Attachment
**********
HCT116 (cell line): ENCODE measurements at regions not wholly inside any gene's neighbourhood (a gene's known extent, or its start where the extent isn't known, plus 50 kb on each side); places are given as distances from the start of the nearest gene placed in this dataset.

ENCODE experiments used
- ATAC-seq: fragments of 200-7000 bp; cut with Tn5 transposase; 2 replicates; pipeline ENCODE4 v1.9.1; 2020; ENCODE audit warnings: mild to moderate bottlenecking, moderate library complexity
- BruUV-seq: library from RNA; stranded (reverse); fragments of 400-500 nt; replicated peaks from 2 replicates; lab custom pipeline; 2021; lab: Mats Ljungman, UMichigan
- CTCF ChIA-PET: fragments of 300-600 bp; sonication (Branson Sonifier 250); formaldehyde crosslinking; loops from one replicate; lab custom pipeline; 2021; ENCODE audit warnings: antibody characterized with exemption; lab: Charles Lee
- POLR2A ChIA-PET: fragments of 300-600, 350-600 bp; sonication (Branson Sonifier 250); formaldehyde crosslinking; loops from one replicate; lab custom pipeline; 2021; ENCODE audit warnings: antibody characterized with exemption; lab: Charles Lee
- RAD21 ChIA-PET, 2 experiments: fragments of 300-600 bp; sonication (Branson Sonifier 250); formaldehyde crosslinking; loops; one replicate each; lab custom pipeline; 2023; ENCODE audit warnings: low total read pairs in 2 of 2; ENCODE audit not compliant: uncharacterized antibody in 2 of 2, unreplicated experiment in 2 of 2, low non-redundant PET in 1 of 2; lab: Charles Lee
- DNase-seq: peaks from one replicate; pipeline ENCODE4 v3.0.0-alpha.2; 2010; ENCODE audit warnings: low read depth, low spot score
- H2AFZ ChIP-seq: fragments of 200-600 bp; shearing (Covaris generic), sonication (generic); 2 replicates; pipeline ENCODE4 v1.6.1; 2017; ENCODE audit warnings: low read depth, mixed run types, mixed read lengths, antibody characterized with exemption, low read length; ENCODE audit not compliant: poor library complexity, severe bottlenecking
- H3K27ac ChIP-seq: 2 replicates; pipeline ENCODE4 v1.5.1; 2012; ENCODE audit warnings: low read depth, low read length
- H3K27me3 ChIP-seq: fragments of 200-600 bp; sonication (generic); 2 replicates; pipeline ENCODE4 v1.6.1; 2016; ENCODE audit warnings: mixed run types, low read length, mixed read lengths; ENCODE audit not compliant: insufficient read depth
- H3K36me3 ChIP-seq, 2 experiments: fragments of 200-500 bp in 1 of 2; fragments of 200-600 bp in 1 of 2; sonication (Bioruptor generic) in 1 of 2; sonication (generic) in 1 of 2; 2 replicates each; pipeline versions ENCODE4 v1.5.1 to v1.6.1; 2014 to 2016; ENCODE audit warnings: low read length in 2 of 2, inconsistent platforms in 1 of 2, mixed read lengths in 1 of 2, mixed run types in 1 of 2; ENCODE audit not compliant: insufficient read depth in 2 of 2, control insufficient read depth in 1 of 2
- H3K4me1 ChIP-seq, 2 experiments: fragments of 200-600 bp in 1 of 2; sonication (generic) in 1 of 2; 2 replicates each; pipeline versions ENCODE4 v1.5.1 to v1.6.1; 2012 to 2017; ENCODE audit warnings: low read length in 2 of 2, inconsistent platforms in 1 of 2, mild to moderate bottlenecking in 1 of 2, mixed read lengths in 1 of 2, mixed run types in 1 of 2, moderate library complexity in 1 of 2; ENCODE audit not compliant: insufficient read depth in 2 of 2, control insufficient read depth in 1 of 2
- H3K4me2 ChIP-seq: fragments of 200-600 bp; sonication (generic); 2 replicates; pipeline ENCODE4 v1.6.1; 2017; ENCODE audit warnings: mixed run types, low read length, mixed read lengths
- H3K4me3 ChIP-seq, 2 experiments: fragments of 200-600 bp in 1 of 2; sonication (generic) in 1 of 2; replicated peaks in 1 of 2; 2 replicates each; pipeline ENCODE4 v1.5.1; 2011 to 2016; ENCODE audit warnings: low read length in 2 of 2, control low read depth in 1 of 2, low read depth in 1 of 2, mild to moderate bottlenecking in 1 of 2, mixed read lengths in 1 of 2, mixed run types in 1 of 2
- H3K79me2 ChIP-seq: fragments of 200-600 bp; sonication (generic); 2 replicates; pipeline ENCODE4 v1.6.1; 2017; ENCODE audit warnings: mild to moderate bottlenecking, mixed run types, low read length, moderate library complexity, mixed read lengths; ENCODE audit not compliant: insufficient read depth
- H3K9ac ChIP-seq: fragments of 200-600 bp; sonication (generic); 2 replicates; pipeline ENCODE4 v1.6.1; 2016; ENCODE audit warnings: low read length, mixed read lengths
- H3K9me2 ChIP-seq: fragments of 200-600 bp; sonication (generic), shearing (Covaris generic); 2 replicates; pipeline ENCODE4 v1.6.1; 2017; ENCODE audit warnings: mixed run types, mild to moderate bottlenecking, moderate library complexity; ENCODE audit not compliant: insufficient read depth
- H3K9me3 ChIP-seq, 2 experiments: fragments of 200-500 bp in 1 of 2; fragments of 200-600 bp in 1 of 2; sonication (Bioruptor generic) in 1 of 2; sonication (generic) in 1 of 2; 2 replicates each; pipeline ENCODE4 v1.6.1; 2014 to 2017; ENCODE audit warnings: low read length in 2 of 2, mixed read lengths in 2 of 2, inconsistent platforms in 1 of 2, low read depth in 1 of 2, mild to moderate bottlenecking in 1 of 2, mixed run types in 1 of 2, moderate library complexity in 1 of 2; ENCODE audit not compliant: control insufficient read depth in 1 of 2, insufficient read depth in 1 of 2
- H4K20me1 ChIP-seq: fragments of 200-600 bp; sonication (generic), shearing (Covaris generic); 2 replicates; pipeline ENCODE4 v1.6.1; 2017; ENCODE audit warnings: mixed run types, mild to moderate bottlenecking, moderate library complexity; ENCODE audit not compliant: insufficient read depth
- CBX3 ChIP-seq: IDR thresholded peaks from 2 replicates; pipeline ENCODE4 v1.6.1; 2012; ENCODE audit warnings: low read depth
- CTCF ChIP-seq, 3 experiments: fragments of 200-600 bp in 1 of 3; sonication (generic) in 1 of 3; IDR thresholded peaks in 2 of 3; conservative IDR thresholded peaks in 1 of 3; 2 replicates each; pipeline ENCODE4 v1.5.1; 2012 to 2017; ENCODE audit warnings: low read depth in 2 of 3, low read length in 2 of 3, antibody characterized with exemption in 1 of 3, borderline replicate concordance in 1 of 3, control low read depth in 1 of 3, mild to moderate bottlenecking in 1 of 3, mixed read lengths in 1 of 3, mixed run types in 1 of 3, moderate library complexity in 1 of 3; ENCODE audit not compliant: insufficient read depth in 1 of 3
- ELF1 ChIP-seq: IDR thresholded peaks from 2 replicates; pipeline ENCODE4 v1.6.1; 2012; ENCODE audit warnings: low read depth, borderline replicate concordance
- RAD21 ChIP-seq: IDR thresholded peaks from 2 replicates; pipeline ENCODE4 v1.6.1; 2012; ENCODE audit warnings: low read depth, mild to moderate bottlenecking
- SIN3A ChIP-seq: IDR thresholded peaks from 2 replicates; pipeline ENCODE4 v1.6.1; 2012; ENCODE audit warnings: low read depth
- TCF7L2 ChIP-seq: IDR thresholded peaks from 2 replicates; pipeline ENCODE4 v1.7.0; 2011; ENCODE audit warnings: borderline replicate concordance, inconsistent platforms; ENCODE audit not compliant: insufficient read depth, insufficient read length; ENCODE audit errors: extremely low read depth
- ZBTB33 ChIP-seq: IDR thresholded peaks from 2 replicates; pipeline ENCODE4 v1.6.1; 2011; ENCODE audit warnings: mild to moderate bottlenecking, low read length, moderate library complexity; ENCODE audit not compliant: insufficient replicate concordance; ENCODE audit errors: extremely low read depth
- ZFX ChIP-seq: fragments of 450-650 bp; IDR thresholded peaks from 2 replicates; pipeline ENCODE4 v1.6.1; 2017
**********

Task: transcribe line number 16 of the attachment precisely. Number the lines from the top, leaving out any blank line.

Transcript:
- H3K79me2 ChIP-seq: fragments of 200-600 bp; sonication (generic); 2 replicates; pipeline ENCODE4 v1.6.1; 2017; ENCODE audit warnings: mild to moderate bottlenecking, mixed run types, low read length, moderate library complexity, mixed read lengths; ENCODE audit not compliant: insufficient read depth